When hate speech sells newspapers

In Morocco, the battle between liberal and traditional values is being fought by proxy of the media. Said Essoulami, director of the Center for Media Freedom, discusses the Ksar el Kebir affair, in which the daily newspaper Al Massae stands accused of inciting mob violence over an alleged gay marriage ceremony.
A mob attacks the house where the alleged gay marriage took place. Insert: Al Massae's frontpage of the same day which used a stock picture of an unrelated transvestite. R.R.

It all started in November 2007, when the popular Moroccan daily Al Massae reported on a supposed homosexual marriage ceremony that according to the paper had taken place in the small town of Ksar el Kebir in the north of Morocco. Images shot at this private party were first posted on YouTube and then publicized by Al Massae.

Following that, thousands of demonstrators, charged through Ksar El Kebir to protest the alleged gay marriage ceremony.

Parallel to these events, a conflict arose between a number of Moroccan newspapers, with some of them condemning the role played by Al Massae, and others supporting it. The media attention also led to a court case and jail sentences against the people present at the supposed marriage. The party organizer was charged with 'sexual perversion' and the 'illegal sale of alcohol' on December 10, 2007 and sentenced to ten months in jail.

The announcement of the verdict fanned the flame in the war of interposed editorials waged by the French-language papers TelQuel and Le Journal Hebdomadaire against Al Massae.

The latest in the saga: Rachid Nini, director of Al Massae, was ordered to appear before the court on 22 February on charges of slander by order of the prosecutor's office in Ksar El Kebir.

APN spoke to Said Essoulami, Director of the Centre for Media Freedom in the Middle East and North Africa (CMF MENA), based in Casablanca.
APN: What are your comments on the exchange between certain papers set off by the Ksar el Kebir affair?

Said Essoulami:
"Al Massae has attacked everyone who has criticized the hate speech and incitemen to violence by the media during the Ksar El Kebir events. Rachid Nini, director of Al Massae, insulted Ali Amar, director of the Journal Hebdomadaire and Ahmed Benchemsi, director of TelQuel, as well as myself because CMF MENA was the first to publish a press release condemning the hateful behavior of Al Massae and two other Arabic-language dailies, Assabahia and Attajdid, against the homosexual minority, considering that it is a violation of their private life which puts them in danger.

"In the days that followed the publication by Al Massae and the two other papers, mobs of youths attacked the homes of several people, including that of the person who had supposedly organized the gay party. One person even had to take shelter at the police station. The rioters declared that they got their information from Al Massae.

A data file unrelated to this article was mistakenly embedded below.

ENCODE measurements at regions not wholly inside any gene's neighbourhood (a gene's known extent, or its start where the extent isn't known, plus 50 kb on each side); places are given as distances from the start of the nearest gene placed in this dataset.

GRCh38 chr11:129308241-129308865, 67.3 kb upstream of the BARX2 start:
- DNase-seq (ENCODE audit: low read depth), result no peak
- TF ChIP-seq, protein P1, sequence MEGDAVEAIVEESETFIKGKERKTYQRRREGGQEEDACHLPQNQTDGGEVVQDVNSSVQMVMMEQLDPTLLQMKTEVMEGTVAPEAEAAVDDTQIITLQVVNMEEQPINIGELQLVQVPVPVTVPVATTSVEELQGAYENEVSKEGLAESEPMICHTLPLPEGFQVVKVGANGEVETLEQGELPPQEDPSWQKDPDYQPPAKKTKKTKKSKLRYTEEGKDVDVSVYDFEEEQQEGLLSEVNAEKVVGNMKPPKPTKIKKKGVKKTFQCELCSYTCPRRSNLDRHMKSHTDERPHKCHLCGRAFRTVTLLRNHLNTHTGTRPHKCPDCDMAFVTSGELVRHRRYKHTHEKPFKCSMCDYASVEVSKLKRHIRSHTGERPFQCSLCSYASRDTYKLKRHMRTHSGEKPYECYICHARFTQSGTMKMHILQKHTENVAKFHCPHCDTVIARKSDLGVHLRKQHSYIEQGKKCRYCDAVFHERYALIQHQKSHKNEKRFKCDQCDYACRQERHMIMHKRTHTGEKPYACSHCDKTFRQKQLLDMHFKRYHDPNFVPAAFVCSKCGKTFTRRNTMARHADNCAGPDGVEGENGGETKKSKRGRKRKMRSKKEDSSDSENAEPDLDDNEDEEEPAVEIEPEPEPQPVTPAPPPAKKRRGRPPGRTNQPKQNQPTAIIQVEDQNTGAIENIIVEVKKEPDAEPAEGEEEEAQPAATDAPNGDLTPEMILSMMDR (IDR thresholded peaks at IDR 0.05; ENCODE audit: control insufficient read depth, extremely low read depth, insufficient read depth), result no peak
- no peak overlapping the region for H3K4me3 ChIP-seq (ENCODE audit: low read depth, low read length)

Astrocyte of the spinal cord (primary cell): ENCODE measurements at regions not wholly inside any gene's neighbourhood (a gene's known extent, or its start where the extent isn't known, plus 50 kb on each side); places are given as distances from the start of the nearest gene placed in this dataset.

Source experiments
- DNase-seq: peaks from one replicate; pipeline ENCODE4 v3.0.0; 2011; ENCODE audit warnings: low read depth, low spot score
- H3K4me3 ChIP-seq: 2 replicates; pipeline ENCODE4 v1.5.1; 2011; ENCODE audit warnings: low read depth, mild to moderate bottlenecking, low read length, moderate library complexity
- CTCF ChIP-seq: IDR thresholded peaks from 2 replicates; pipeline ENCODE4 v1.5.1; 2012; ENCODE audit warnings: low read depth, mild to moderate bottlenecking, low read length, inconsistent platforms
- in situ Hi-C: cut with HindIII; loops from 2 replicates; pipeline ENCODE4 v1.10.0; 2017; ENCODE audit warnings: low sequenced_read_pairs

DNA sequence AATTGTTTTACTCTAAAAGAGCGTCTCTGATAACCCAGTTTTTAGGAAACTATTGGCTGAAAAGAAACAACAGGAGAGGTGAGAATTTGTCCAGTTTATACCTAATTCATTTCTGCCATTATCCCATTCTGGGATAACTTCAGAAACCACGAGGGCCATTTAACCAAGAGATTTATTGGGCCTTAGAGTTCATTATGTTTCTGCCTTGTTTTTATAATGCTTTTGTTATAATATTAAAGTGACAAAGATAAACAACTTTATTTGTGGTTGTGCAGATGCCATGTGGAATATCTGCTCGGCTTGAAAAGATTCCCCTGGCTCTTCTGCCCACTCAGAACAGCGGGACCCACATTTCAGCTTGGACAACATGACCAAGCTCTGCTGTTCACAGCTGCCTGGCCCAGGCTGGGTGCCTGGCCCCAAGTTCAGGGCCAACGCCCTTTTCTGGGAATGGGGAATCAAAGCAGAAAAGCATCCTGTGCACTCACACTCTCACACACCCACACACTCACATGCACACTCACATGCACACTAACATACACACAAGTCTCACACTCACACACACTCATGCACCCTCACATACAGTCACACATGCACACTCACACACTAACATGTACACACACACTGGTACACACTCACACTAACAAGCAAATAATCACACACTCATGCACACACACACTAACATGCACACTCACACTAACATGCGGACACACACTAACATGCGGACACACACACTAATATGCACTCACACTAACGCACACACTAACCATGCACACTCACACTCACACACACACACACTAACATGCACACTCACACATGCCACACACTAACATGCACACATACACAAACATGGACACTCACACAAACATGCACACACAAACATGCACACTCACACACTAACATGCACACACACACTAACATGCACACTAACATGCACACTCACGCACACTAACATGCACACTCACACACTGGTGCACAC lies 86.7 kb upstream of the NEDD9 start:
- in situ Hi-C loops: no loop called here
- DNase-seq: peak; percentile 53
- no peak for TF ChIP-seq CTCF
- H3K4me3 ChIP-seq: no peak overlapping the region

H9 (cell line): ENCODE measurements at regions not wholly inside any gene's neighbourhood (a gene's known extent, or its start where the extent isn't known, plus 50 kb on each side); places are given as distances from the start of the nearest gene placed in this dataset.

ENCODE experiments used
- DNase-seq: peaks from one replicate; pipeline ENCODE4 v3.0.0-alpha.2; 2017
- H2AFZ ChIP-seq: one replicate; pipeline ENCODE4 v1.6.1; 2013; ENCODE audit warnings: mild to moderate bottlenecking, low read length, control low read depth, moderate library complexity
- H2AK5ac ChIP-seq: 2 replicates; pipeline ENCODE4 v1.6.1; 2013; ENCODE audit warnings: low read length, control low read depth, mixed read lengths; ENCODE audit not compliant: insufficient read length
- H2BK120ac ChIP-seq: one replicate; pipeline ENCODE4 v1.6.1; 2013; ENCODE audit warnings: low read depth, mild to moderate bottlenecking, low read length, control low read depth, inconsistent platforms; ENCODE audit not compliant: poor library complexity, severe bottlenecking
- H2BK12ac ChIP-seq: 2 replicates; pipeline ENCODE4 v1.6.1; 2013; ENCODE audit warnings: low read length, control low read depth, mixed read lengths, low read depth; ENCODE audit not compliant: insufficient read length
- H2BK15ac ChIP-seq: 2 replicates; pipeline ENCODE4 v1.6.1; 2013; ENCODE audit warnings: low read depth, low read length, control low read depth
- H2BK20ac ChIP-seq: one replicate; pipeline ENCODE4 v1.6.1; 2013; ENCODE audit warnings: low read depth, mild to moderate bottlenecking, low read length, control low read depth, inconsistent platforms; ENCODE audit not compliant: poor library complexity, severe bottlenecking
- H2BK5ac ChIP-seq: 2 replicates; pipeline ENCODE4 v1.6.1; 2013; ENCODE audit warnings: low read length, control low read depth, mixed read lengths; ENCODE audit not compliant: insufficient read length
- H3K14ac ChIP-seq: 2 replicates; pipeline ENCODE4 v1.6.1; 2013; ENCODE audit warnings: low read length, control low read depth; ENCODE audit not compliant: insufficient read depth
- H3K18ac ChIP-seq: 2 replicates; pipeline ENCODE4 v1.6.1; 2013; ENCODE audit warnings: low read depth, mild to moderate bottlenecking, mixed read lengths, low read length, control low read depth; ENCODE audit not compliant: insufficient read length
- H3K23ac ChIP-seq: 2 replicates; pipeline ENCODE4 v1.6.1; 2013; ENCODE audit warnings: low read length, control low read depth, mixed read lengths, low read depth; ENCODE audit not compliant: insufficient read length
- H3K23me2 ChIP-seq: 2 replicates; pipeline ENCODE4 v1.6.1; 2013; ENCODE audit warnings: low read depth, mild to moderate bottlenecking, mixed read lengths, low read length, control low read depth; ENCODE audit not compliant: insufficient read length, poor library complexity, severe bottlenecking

"These events are very serious. Certain papers revert to hate speech and encourage violence in order to sell more. They don't care about the consequences of the material they publish. They think they're doing a big favor to society by protecting its values from any deviants.
APN: Does the conflict between the newspapers reflect the general tension Moroccan society has experienced over the past few years?

"The exchange between TelQuel and Al Massae is typical because each of them represents a political and ideological standpoint in the country. In broad terms, Al Massae defends the traditional values close to the Islamic standpoint and TelQuel the modern values close to the liberal left wing."

APN: What has this affair revealed about the ethics and professionalism of the Moroccan press?

S.E.: "
It acutely addresses the problem of how the media cover sexual, cultural, political and ideological diversities in our country. Journalists unconsciously use stereotypes and clichés to describe the life of those living with AIDS, African refugees, prostitutes, beggars and the homeless. Furthermore, they attack artists, writers and other groups whose opinions differ from the dominant ideas. Minorities are perceived as parasites, deviants or dangers to society. This representation manipulates a certain audience which is ready to externalize their frustrations through hatred, racism and violence.

"There has been no work done on the duty of journalists to respect the rights and freedoms of individuals, their private life, nor on the manner in which the media must treat subjects in relation to the diversity of our society.

"CMF MENA will, in cooperation with a dozen Moroccan publications, launch a campaign about the media and diversity. Something has to be done now before things go any further. Hate media can easily spring up to destabilize the country. The experiences in other countries serve as a warning to us."

This article was republished with permission from APN.